Practising acupressure with the right technique and choosing the right acupressure points can give you results. 

Keep the following points in mind while performing acupressure:

  • Avoid heavy meals an hour before or after performing acupressure. 
  • Make sure you get adequate rest after an acupressure session, as this will help your body relax.
  • Avoid smoking or the consumption of alcohol on the days you undergo the therapy.
  • Make sure that you do not avoid any medications prescribed by your doctor while undergoing acupressure sessions as it should only be considered as an alternative therapy and not a replacement to your prescribed treatment methods. 

Don’t Have Time To Read?

  • Acupressure is a well known ancient healing practice that has its roots in Traditional Chinese Medicine (TCM). This practice promotes relaxation of muscle tension, improved blood circulation, and resolution of symptoms such as pain and discomfort.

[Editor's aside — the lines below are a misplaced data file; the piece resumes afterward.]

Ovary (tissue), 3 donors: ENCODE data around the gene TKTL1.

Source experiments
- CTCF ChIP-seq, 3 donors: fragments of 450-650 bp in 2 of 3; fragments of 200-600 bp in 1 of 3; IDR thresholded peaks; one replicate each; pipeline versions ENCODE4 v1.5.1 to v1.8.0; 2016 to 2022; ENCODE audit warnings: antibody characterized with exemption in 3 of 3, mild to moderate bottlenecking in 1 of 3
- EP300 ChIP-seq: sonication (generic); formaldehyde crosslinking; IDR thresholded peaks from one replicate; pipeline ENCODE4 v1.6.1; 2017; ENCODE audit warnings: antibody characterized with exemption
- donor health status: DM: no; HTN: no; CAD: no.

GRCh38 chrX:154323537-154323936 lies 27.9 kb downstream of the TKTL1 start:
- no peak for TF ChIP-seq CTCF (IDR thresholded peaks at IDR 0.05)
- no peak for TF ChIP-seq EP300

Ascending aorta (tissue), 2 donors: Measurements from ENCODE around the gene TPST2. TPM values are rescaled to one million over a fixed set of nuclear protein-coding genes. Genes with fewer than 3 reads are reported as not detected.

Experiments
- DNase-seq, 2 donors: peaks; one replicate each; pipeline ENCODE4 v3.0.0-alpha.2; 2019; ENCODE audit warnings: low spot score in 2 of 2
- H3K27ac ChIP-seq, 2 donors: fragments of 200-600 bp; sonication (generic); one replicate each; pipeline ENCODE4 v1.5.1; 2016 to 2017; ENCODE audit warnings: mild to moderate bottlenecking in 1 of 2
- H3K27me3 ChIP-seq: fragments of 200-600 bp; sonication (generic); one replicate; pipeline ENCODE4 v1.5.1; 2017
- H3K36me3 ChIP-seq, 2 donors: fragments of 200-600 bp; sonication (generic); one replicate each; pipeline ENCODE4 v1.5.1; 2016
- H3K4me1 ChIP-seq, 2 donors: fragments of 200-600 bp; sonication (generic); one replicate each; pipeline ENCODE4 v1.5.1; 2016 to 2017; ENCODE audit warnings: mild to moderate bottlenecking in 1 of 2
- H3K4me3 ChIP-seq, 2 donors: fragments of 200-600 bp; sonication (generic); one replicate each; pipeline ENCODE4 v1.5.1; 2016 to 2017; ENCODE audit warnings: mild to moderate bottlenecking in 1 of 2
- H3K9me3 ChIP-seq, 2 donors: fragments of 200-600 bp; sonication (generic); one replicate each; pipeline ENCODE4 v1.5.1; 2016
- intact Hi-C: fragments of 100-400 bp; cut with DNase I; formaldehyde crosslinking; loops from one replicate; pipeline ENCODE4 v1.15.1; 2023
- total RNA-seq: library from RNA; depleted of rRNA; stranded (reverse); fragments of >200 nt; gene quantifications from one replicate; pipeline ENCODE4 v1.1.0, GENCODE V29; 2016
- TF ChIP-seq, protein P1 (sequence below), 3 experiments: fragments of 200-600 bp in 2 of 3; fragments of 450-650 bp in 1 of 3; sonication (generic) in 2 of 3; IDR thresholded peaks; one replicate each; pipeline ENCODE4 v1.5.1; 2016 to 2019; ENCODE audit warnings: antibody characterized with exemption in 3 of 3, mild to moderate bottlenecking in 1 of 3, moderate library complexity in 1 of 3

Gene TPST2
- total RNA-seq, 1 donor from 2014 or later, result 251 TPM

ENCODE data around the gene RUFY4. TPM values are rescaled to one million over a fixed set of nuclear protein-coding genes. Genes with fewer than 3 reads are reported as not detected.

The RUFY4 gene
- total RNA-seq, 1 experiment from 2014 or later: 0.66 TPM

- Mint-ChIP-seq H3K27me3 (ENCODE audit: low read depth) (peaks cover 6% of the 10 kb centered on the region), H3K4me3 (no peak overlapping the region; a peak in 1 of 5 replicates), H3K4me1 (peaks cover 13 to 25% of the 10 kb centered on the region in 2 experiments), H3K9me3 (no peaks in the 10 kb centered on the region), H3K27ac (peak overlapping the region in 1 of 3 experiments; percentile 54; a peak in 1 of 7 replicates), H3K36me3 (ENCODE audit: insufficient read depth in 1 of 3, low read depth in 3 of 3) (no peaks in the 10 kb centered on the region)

• In acupressure, skilled therapists use their thumbs, fingers, elbows, feet, or special devices to apply pressure on specific body points known as acupressure points. By stimulating these points that lie along channels of energy flowing through your body, it is possible to improve the symptoms of various health conditions.
  • To manage high blood pressure, the acupressure points focus on stimulating the function of your heart and kidneys, as they play a major role in blood circulation. 
  • Acupressure may help in enhancing the functioning of your blood vessels, improving circulation, and regulating your heart rate. It thus may help bring down your blood pressure and lower the risk of any related complications such as heart diseases.